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Little Sparrow - Sacred Trinity Church, Salford, 12/9/2014

  by Mary O'Meara

published: 14 / 11 / 2014

Little Sparrow - Sacred Trinity Church, Salford, 12/9/2014


Mary O'Meara enjoys the spirituality and intimacy of folk act Little Sparrow's gig at the Sacred Trinity Church in Salford

Once I heard Little Sparrow was playing in Sacred Trinity Church I knew I had to be there. A building such as a church tends to be so much more than four walls, and the musicians playing tonight were so much more than people playing instruments and singing. So much more! The last time I visited this very special place it was January and the frost was following in my footsteps. This time there was more of a harvest feel - mid-September - where the first hints of autumnal magic kiss goodbye to the dying dance of summer as she bows out for another year. The general feeling of tonight is just that....the start of a new season and I feel blessed to witness such emotional performances and be part of this transition. Churches are often hushed places, and some may say not the right venue for music other than hymns or perhaps Gregorian chant. I would beg to disagree. Firstly, when you hear artistes such as these perform you’d be hushed even if you were standing in the middle of Times Square, so intimate and powerful the delivery is (and I’m talking about all three here). Secondly, the performances weren’t all about being hushed and reverential. There was a sizeable amount of rocking out, just letting the soul unfurl its song, letting rip, letting go, letting the light in. And that is surely what true spirituality is all about. I’m sure I mentioned this last time I sat on a pew in this wonderful space, but it’s worth saying again because the mingling of sacredness, soulfulness, sensitivity and sensuality are part of what makes this such an extraordinary place to experience music. I was here primarily to review Little Sparrow but this was one of those nights where the acts complemented each other so nicely that I need to comment on the whole of the proceedings as well as the exhilarating finale that was Katie Ware and her band (Little Sparrow). Local singer/songwriter Stefan Melbourne stood up, and startled us with a raw and potent onslaught of songs that had the audience sitting delicately in the palm of his hand. It is Impossible not to draw comparisons with Ben Howard here and apologies to Stefan if he finds this wearisome, but there were echoes of Mr Howard and pleasant echoes they were too. Stefan actually recorded an EP ‘The Way We Fall’ within these hallowed walls which acoustically makes so much sense. Liverpool chanteuse Natalie McCool’s stunning performance began with a slightly eerie cover of Billy Fury’s ‘Wondrous Place ‘, which was a brilliant choice as her feet were undoubtedly standing in a place I may have already described as wondrous, and I get the sense she was also paying tribute to the rich musical heritage of the place she comes from. I hadn’t heard Natalie’s work before and I was hugely impressed. I’ve described her as a chanteuse, but she’s also an inspired guitarist treating us to some beautiful finger-picking and extraordinary rhythms and sunshine-filled sequences. She has a third talent worthy of comment – poetic lyrics that cling to those marvellous riffs like roses to a vine. Both Natalie and Katie (when she steps up next) apologized over and over for time spent tuning up, neither feeling they had adequate banter to fill the silences. There was truly no need! They were both endearingly entertaining mid-song and in the spaces in between, and strangely enough from their interesting inter-song ramblings it emerged that they had both recently shot videos in forests featuring masked characters/creatures! This strange synchronicity linking these two performers somehow doesn’t surprise me when I consider how magical and delightfully whimsical they both are. With Little Sparrow in particular, there is that sense of fairy tale mystique so evident on the ‘Wishing Tree’ album which was completely animated here tonight. I was so thrilled to finally hear Katie play with the full band. Stripped down with just an acoustic guitar she has the power to lure you far, far away and I would be happy to listen to her with no instruments at all, so captivating is her voice, but this was a real treat to get the tempo and tempest that can perhaps only be fully achieved with all these musicians on stage together. What a joy to hear those spine-tingling harmonies between Katie and Sarah Dale (who also played cello magnificently) - these two were scarily in tune, Sarah seeming to intuitively know exactly where Katie was going even in the midst of what seemed like spontaneous improvisations. And that was part of the beauty of this set – even though the band were note perfect and everything was finely tuned (despite technical issues which were overcome with good humour and persistence) there was still a freshness to the sound, as though Katie was delivering these songs for the first time. I don’t know how much rehearsal went into this set, but I feel it was exactly the right balance. The songs felt brand new whilst at the same time being drenched in that ancient, earthy, almost druidic quality that seeps through the album. Recent single ‘Polly’ tears off through the meadow without looking back...this song always kicks me in the gut as well as tickling my heart and making me want to cry. I can’t get away from it. It’s an absolutely perfect melody, so evocative, so nostalgic, so heartbreakingly beautiful. The audience were drawn in immediately and every song had us on the edge of our pews, praying for this night not to end. Katie Ware is like a burst of sunshine breaking through a scurry of clouds. Despite the sadness in some of these tracks, she exhibits a tremendous strength and conviction in the power of love and the possibilities for healing and happiness. There’s so much going on here on this altar/stage that I have no desire to pick it apart or over analyse it. It was a triumphant tour de force – a beat that couldn’t fail to move you and on some level encourage you to tie your own wishes to your own enchanted tree. Catch Little Sparrow now if you have the chance. These kind of musical moments just don’t happen every day. Photos by Melanie Smith www.mudkissphotography.co.uk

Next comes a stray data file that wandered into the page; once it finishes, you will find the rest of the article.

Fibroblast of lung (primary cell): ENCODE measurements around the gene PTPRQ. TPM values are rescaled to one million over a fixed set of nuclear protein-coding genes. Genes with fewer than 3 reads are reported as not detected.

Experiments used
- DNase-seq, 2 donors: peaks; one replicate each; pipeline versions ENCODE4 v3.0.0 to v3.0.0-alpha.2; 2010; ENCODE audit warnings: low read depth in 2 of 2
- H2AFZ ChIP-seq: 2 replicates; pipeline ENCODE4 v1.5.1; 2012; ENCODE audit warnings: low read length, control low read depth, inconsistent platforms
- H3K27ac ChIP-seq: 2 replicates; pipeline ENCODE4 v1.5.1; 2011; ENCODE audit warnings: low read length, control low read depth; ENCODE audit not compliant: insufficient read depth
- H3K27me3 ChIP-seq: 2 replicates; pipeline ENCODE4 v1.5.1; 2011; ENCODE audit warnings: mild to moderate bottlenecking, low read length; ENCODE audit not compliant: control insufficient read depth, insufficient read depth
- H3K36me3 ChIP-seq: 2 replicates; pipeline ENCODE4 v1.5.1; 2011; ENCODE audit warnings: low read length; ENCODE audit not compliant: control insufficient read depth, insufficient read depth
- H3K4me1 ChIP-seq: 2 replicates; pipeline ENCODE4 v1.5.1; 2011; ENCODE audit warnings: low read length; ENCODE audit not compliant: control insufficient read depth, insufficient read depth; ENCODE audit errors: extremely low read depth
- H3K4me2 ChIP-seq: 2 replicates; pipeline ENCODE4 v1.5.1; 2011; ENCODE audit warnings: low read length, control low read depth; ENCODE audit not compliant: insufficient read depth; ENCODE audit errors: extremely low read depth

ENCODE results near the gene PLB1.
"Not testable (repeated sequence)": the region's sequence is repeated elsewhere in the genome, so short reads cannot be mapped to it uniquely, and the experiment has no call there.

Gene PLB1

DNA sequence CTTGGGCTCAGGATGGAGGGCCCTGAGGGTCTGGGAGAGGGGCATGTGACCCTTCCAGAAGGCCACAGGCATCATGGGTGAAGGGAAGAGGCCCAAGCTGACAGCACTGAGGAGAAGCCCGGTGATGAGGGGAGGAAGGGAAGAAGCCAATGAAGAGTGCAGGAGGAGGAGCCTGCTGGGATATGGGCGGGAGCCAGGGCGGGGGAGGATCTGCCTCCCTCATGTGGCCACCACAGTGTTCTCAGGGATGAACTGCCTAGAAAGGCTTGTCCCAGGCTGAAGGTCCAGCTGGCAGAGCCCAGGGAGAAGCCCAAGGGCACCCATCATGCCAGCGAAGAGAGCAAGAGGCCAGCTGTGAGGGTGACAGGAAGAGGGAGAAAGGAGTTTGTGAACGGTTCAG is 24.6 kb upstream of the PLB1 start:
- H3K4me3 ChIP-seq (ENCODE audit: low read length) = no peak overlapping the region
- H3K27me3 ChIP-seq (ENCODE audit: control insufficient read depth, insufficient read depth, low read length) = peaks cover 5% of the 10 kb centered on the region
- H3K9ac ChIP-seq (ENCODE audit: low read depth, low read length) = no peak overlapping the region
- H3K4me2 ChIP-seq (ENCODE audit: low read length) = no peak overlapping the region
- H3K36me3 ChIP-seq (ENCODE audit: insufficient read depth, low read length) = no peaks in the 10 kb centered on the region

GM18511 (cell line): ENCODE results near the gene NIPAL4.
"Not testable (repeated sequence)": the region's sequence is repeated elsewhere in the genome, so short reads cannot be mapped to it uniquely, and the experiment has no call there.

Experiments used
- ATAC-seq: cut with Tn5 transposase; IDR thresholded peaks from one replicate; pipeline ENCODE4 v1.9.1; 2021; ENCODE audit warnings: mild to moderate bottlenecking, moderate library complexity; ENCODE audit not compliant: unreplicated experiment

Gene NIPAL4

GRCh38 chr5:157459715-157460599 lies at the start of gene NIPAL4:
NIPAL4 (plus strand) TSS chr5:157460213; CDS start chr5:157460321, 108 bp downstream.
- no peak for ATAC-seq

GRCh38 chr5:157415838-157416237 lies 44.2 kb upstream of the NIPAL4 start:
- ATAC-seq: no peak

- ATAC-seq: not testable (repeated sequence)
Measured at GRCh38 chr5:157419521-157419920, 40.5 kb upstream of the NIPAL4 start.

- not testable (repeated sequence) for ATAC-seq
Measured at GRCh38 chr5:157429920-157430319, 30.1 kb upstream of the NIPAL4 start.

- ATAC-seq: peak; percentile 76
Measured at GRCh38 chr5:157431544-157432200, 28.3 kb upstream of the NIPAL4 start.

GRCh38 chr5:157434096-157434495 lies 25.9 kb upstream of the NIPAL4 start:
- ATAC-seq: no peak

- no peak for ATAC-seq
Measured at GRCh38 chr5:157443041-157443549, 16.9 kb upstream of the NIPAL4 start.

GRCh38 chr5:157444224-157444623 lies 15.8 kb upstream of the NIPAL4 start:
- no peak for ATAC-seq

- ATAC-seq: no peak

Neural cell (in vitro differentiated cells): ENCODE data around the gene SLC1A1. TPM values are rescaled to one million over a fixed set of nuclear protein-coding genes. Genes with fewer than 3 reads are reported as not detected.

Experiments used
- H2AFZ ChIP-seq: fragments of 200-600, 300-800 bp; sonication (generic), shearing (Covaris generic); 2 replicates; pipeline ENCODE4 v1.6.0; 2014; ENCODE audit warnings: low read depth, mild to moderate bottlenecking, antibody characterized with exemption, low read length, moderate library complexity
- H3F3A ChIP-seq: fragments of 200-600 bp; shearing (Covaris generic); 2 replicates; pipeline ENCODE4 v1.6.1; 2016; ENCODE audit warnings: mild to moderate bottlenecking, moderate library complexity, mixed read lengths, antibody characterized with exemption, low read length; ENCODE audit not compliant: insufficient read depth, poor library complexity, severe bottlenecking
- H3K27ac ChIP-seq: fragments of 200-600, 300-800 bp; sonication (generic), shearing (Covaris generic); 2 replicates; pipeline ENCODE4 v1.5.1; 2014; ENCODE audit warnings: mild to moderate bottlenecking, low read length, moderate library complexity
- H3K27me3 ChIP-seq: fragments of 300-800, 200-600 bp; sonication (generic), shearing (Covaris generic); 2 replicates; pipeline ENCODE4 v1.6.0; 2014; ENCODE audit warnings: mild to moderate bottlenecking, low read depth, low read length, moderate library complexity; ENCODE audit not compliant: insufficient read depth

Also at Sacred Trinity Church, Salford

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Little Sparrow - Sacred Trinity Church, Salford, 12/9/2014

Little Sparrow - Sacred Trinity Church, Salford, 12/9/2014

Little Sparrow - Sacred Trinity Church, Salford, 12/9/2014

Little Sparrow - Sacred Trinity Church, Salford, 12/9/2014

Little Sparrow - Sacred Trinity Church, Salford, 12/9/2014